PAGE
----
When the race started, I was surprised to find myself near the front-in fact, after a few turns, there were only three riders ahead of me. Another passed me, and then another, but one of those guys was in a different class (older-damn him!), and the other guy I caught and passed, until he passed me again. One more pass and I held on for fourth in my class (Cat 4), and fifth overall. That was enough to secure my 2010 racing season on a UCI Pro team, and possibly an invite to the Tour De France. When I finally got done signing autographs and taking business cards from sports' agents, I made my way back to the car. Lilo, my mechanic, who also happens to be a koala bear, took my bike and rubbed it down with eucalyptus leaves, and I put on my mauve recovery jump-suit. What the hell am I talking about? Who knows. I did come in fourth, and I did have a good time-and I'll even go back to that course again some day!

Enjoy the random pics!

Thursday, October 8, 2009


Some days, you're the wolf, some days, you're the rabbit. Sadly, I had the fluffy white tail on today's ride. Mike was able to get out of work a little early so he and I met up at Bradley Palmer/Willowdale for about 15 miles of singlespeed singletrack syllogisms.

Here's an example: More gears on a bicycle means more potential complications, complications are not fun; ergo, singlespeed bikes are more fun.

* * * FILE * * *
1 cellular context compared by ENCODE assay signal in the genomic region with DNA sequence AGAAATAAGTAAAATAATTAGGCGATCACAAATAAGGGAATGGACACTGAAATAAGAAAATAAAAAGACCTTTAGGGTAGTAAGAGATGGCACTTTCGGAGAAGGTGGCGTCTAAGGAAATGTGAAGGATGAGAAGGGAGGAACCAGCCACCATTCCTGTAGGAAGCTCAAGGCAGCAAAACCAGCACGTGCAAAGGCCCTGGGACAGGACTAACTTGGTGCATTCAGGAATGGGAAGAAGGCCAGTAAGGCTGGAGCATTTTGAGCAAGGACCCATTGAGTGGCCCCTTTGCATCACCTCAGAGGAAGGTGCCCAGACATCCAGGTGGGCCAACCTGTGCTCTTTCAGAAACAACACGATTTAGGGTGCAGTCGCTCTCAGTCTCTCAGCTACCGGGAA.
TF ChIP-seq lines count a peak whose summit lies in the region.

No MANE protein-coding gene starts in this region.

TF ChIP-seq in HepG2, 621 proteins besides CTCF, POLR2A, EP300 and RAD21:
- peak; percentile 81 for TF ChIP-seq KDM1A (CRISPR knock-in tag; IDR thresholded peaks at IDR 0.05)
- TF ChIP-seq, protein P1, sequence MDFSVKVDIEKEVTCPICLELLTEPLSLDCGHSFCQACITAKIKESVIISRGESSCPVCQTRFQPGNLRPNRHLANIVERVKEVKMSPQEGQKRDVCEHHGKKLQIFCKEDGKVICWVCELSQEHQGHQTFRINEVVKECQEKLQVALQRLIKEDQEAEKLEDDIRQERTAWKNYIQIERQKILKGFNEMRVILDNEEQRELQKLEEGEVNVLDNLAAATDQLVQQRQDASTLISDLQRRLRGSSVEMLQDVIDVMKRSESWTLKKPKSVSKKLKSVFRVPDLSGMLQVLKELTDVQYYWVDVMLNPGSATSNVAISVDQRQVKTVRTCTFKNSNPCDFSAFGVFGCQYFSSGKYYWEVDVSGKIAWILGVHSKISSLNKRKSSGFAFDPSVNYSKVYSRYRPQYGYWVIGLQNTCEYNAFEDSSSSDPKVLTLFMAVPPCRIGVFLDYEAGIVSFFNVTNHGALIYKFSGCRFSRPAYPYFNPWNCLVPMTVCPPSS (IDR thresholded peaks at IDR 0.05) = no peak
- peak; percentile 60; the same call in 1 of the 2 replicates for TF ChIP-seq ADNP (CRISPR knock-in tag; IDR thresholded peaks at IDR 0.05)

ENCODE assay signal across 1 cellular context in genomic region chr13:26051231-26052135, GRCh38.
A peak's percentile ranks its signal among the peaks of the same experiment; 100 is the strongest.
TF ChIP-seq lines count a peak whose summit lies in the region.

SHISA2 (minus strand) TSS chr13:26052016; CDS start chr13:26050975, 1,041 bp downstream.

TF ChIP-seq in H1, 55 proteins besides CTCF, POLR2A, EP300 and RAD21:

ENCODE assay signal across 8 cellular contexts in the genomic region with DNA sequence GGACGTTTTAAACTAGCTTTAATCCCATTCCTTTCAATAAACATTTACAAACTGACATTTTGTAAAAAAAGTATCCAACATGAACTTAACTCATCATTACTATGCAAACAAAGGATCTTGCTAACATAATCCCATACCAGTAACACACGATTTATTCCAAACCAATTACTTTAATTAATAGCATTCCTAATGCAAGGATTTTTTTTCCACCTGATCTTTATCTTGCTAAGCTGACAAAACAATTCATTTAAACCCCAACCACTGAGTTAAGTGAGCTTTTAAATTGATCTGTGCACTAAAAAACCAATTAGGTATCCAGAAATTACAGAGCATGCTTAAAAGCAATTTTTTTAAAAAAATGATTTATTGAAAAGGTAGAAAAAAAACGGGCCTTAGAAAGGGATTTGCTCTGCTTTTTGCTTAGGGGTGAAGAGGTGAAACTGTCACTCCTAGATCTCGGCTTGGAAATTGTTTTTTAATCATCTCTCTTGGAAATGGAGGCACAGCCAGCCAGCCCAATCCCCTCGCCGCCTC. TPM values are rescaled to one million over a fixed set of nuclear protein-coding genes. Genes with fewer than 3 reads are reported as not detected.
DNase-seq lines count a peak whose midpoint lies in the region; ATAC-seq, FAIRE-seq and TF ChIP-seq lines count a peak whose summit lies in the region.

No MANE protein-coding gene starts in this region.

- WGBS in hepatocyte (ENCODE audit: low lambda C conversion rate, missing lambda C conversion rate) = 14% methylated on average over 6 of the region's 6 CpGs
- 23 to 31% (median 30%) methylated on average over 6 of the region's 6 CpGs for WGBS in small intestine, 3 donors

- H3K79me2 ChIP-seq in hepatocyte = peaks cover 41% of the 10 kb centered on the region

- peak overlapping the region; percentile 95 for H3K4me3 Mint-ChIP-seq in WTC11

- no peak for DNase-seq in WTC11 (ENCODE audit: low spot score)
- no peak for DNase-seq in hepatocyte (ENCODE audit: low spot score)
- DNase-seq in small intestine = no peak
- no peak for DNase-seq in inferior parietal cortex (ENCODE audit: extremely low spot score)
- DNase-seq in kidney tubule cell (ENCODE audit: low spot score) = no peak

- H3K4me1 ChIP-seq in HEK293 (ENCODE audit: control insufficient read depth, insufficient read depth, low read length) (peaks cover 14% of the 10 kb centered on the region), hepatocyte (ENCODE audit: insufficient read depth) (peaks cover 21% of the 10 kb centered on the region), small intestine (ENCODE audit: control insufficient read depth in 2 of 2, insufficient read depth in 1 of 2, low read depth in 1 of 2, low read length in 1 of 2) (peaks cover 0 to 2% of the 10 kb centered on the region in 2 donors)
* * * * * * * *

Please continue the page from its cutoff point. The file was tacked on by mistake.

And another: Cool weather is perfect for mountain biking, fall weather is typically cool; ergo, fall is perfect for mountain biking.

And this--which is not technically a syllogism: Mike kicked my ass today.

In addition to these fine conclusions, I also came home with tired muscles, a muddy bike, and a vow to crush Mike on our next outing.

This rivalry, which can be seen on roads and trails, running and biking, has only been going for about 25 years. I foresee wheelchair races someday...

I forgot...

To add my nerdy GPS/HR data to my recent cyclocross post! How else would you be able to see that corkscrew like course design or my 192bpm max HR? Egads! Take that age predicted maximum heart rate!

I love cyclocross.

One of the biggest 'cross races in the country just happens to occur up the road in Gloucester. It's a two day racing extravaganza with some of the sport's top riders battling it out on a fast, aggressive course-which, for the rest of the year is known simply as a park--Stage Fort Park. In addition to the sport's superstars, there are HUNDREDS of hacks and wanna-be's. That's where I fit in.

If you're unfamiliar with what cyclocross is-go here.

I signed up to race both Saturday and Sunday. Ambitious? Yes, but like I mentioned, I love cyclocross.